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The University of Alberta Economics 102 – B1 Introduction to

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					The University of Alberta Economics 102 – B1 Introduction to Macroeconomics First Term Examination SPECIAL CODE: 1 A. Wong 90 Minutes July 16, 2009

Section I: Multiple Choice. Do all 40 questions for 80 marks on the NCS sheet provided in pencil. Each question is worth 2 marks. For each questions, choose the BEST possible answer. 1. The topics studied in macroeconomics include: A) inflation. B) monopolies. C) spillovers like pollution. D) mergers.

2. Among the tools available to macroeconomic policy makers are: A) fiscal policy, control of government spending, and taxation. B) the Competition Act, to break up monopolies. C) environmental policy, to clean up the economy. D) All answer choices are correct.

3. If a one-day ticket to Disneyland Paris costs €50,while to Tokyo Disney it costs ¥12,000, and to Disneyland (in California) it costs US$65, when the euro is selling for US$1.25 and the U. S. dollar is selling for ¥120, other things being equal, the cheapest place to get a one-day ticket to a Disney property is: A) Paris. B) Tokyo. C) California. D) either Paris or Tokyo.

4. As the value of the Canadian dollar falls against that of the U.S. dollar: A) it is unequivocally bad for Canadians. B) its is unequivocally good for Canadians. C) Canadian producers experience a cost advantage over U.S. competitors. D) Canadian consumers can buy U.S. goods cheaper.

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5. Fiscal policy attempts to stabilize the economy during the business cycle through: A) changes in the inflation rate. B) changes in the quantity of money or the interest rate. C) changes in tax policy or government spending. D) discretionary regulation of profits and wages.

6. If a country has a population of 20 million people, a labour force of 10 million people, unemployment of 500,000, and an aggregate output of $1 trillion, then its per capita output is: A) $100,000. B) $94,238.10. C) $50,000. D) $33,333.33.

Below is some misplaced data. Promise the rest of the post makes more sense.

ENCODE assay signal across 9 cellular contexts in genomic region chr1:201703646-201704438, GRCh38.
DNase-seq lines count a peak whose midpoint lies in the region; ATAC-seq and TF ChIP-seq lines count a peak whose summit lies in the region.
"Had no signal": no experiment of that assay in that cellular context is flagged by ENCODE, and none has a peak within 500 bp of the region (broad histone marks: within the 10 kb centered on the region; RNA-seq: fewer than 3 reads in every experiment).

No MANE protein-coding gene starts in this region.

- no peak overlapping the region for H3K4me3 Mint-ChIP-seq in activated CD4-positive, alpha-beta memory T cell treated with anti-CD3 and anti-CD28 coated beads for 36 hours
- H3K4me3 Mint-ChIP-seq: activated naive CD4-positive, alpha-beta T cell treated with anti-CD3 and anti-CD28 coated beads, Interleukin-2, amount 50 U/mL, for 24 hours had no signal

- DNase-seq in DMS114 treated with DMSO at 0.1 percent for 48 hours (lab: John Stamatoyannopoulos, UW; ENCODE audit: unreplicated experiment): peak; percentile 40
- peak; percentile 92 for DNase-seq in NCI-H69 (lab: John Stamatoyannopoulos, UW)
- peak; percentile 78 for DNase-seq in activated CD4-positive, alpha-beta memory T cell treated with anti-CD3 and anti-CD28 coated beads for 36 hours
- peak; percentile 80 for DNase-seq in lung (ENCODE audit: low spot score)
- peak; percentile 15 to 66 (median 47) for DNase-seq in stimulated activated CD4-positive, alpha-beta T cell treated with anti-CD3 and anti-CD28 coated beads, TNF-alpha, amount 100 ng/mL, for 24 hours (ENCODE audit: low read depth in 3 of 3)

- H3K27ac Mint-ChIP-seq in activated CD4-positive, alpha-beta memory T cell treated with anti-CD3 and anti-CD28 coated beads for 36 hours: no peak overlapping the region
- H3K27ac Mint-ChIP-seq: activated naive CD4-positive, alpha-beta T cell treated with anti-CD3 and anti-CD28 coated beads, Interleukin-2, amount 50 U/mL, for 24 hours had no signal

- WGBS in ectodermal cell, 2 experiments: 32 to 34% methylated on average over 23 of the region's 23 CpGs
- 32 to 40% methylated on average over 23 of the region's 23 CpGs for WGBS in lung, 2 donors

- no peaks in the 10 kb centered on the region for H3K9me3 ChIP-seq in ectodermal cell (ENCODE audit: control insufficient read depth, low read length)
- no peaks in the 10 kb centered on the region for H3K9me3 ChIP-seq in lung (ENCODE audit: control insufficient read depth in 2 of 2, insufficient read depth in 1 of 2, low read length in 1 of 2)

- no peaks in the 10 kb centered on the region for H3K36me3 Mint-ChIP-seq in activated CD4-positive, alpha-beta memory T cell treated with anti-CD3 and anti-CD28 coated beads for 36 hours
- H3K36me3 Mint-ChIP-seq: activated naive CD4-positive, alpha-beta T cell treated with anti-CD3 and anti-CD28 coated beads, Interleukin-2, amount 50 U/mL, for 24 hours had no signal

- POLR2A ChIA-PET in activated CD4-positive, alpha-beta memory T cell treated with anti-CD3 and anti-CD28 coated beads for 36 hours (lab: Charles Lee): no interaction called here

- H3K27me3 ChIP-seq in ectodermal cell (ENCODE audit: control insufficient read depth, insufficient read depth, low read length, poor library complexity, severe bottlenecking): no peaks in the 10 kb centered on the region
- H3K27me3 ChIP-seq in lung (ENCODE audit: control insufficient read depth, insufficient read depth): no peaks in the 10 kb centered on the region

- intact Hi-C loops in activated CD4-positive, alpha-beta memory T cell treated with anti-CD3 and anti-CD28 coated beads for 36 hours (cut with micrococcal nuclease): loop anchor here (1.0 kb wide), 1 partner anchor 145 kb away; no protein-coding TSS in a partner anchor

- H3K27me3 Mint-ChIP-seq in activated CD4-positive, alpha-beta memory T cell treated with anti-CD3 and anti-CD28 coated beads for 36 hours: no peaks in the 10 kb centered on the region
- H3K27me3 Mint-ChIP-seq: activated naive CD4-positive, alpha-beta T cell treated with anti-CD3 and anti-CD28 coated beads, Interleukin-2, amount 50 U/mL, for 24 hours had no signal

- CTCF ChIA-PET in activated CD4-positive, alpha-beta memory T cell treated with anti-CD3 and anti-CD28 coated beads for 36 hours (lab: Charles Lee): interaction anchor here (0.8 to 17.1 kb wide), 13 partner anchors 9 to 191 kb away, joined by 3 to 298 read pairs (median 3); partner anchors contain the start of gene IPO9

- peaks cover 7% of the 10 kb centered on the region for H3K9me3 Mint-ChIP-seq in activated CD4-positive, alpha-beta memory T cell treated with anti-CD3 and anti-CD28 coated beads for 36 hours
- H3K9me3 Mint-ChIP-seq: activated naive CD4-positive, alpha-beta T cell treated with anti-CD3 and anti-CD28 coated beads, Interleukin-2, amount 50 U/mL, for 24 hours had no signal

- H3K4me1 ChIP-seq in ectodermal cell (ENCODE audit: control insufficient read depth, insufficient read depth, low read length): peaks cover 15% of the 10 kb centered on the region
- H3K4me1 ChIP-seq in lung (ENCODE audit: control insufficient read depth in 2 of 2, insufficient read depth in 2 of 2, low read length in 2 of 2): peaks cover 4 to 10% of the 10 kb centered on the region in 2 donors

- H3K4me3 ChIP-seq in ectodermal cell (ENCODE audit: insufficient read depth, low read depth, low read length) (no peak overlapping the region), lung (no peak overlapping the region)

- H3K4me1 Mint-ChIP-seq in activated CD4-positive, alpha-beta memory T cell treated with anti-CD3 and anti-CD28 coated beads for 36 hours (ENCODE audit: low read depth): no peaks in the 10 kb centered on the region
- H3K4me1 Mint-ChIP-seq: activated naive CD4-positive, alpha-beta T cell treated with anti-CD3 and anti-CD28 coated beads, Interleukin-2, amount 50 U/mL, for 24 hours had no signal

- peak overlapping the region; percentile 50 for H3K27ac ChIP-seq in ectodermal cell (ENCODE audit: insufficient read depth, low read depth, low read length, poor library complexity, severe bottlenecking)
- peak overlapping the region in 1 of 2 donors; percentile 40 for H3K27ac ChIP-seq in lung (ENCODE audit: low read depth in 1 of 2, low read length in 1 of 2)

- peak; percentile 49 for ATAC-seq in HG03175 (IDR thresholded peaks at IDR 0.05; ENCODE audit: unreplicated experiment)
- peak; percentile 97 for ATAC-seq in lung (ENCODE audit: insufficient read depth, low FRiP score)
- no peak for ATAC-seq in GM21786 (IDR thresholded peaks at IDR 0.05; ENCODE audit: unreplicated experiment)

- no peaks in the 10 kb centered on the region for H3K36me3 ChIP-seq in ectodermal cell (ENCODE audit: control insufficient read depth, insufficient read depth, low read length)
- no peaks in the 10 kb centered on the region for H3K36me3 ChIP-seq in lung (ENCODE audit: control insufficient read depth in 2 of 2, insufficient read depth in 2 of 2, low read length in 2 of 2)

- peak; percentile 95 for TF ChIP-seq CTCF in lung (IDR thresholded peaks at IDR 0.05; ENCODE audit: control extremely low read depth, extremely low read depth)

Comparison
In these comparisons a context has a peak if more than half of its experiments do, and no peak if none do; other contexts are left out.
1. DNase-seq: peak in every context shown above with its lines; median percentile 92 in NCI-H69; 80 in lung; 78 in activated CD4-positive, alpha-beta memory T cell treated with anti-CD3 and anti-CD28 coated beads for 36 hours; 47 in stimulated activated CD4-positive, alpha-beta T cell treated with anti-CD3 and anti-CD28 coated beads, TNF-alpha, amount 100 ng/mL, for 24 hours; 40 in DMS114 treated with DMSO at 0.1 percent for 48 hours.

7. One role for government policy is: A) to provide insurance to cover damages from macroeconomic fluctuations. B) to attempt to manage short-run macroeconomic fluctuations. C) to subsidize private insurance for businesses to cover harm from macroeconomic fluctuations. D) to put an end to macroeconomic fluctuations.

8. Changing the level of government spending is an example of: A) fiscal policy. B) interest rate policy. C) monetary policy D) exchange rate policy

9. In Canada, the official definition of a recession: A) is determined by the National Bureau of Economic Research. B) is two successive quarters of declining real GDP. C) is determined by the House of Commons. D) does not exist.

10. The Canadian economy grew at an average rate of 4.9% between 1947 and 1974. Growth rates slowed to an average of only 2.7% from 1975 through 1996 and subsequently appear to have returned to a rate of 3.5%. Economists: A) believe that this is due to the strengthening of the Canadian dollar. B) believe this to be a result of sound macroeconomic policy. C) believe this to be a result of inflation targeting by the Bank of Canada. D) do not generally agree on the cause of the slowdown.

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11. If a country has a working-age population of 20 million, 13.5 million people with jobs, 1 million people who were looking for a job but have given up, and 500,000 people unemployed and seeking employment, then its labour force is: A) 15.0 million. B) 14.5 million. C) 14.0 million. D) 13.5 million.

12. In the financial account, we can see the total net amount of _______ to foreigners. A) assets sold B) interest paid C) intermediate goods sold D) goods and services exported

13. Monetary policy attempts to stabilize the economy by changes in: A) taxes. B) taxes and spending. C) taxes and interest rates. D) interest rates and the quantity of money.

14. Secular long-run growth is: A) the sustained upward trend in aggregate output per person over several decades. B) the expansion phase of business cycles. C) the downturn phase of business cycles. D) the sustained downward trend in the employment rate over several decades.

Use the following to answer question 15: TABLE: Canadian Statistical Data Nominal GDP (millions) $145,200 437,096 750,696 1,252,380 GDP deflator (1992-100) 29.4 70.9 102.5 122.9 Population 22,807,918 25,607,651 28,999,006 31,946,316

1974 1984 1994 2004

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15. (Table: Canadian Statistical Data) Between 1974 and 1984, real GDP per capita (1992100) increased by: A) 4.9%. B) 11.1%. C) 26.3%. D) 39.1%.